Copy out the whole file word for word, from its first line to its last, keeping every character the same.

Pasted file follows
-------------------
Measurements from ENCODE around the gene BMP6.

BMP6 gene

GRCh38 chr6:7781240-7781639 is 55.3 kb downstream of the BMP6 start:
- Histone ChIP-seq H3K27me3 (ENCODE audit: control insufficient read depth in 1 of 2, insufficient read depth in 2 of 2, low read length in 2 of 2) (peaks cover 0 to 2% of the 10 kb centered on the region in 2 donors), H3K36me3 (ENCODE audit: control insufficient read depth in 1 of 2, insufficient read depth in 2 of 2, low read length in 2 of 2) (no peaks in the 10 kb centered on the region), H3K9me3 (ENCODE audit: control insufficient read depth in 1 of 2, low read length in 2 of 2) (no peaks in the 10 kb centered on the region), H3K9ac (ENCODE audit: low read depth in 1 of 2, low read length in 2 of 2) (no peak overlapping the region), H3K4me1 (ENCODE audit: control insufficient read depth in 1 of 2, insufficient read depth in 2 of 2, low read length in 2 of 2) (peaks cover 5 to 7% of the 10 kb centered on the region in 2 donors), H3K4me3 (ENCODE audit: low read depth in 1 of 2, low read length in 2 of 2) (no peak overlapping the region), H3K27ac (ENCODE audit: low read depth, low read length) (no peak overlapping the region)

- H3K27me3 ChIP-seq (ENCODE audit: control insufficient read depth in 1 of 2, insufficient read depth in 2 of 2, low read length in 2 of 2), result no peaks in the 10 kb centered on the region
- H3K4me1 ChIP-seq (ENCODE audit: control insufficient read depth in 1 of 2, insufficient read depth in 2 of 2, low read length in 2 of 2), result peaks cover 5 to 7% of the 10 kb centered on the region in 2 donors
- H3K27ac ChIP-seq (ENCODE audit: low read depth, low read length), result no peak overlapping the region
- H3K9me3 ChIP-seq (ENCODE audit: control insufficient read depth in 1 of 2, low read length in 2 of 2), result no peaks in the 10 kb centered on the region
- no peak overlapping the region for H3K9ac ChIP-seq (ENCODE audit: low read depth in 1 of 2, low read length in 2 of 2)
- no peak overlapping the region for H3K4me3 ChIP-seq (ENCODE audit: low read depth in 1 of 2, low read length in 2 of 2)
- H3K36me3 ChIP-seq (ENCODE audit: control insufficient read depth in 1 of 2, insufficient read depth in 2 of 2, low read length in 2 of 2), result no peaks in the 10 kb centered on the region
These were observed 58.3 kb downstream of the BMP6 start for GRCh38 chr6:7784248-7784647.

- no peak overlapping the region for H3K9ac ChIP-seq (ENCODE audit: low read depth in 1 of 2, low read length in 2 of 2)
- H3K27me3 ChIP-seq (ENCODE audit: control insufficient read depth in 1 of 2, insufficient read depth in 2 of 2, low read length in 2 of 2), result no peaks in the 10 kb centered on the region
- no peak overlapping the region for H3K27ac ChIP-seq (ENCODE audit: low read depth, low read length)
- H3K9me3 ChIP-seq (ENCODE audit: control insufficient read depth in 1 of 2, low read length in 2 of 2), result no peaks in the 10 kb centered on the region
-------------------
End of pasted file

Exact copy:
Measurements from ENCODE around the gene BMP6.

BMP6 gene

GRCh38 chr6:7781240-7781639 is 55.3 kb downstream of the BMP6 start:
- Histone ChIP-seq H3K27me3 (ENCODE audit: control insufficient read depth in 1 of 2, insufficient read depth in 2 of 2, low read length in 2 of 2) (peaks cover 0 to 2% of the 10 kb centered on the region in 2 donors), H3K36me3 (ENCODE audit: control insufficient read depth in 1 of 2, insufficient read depth in 2 of 2, low read length in 2 of 2) (no peaks in the 10 kb centered on the region), H3K9me3 (ENCODE audit: control insufficient read depth in 1 of 2, low read length in 2 of 2) (no peaks in the 10 kb centered on the region), H3K9ac (ENCODE audit: low read depth in 1 of 2, low read length in 2 of 2) (no peak overlapping the region), H3K4me1 (ENCODE audit: control insufficient read depth in 1 of 2, insufficient read depth in 2 of 2, low read length in 2 of 2) (peaks cover 5 to 7% of the 10 kb centered on the region in 2 donors), H3K4me3 (ENCODE audit: low read depth in 1 of 2, low read length in 2 of 2) (no peak overlapping the region), H3K27ac (ENCODE audit: low read depth, low read length) (no peak overlapping the region)

- H3K27me3 ChIP-seq (ENCODE audit: control insufficient read depth in 1 of 2, insufficient read depth in 2 of 2, low read length in 2 of 2), result no peaks in the 10 kb centered on the region
- H3K4me1 ChIP-seq (ENCODE audit: control insufficient read depth in 1 of 2, insufficient read depth in 2 of 2, low read length in 2 of 2), result peaks cover 5 to 7% of the 10 kb centered on the region in 2 donors
- H3K27ac ChIP-seq (ENCODE audit: low read depth, low read length), result no peak overlapping the region
- H3K9me3 ChIP-seq (ENCODE audit: control insufficient read depth in 1 of 2, low read length in 2 of 2), result no peaks in the 10 kb centered on the region
- no peak overlapping the region for H3K9ac ChIP-seq (ENCODE audit: low read depth in 1 of 2, low read length in 2 of 2)
- no peak overlapping the region for H3K4me3 ChIP-seq (ENCODE audit: low read depth in 1 of 2, low read length in 2 of 2)
- H3K36me3 ChIP-seq (ENCODE audit: control insufficient read depth in 1 of 2, insufficient read depth in 2 of 2, low read length in 2 of 2), result no peaks in the 10 kb centered on the region
These were observed 58.3 kb downstream of the BMP6 start for GRCh38 chr6:7784248-7784647.

- no peak overlapping the region for H3K9ac ChIP-seq (ENCODE audit: low read depth in 1 of 2, low read length in 2 of 2)
- H3K27me3 ChIP-seq (ENCODE audit: control insufficient read depth in 1 of 2, insufficient read depth in 2 of 2, low read length in 2 of 2), result no peaks in the 10 kb centered on the region
- no peak overlapping the region for H3K27ac ChIP-seq (ENCODE audit: low read depth, low read length)
- H3K9me3 ChIP-seq (ENCODE audit: control insufficient read depth in 1 of 2, low read length in 2 of 2), result no peaks in the 10 kb centered on the region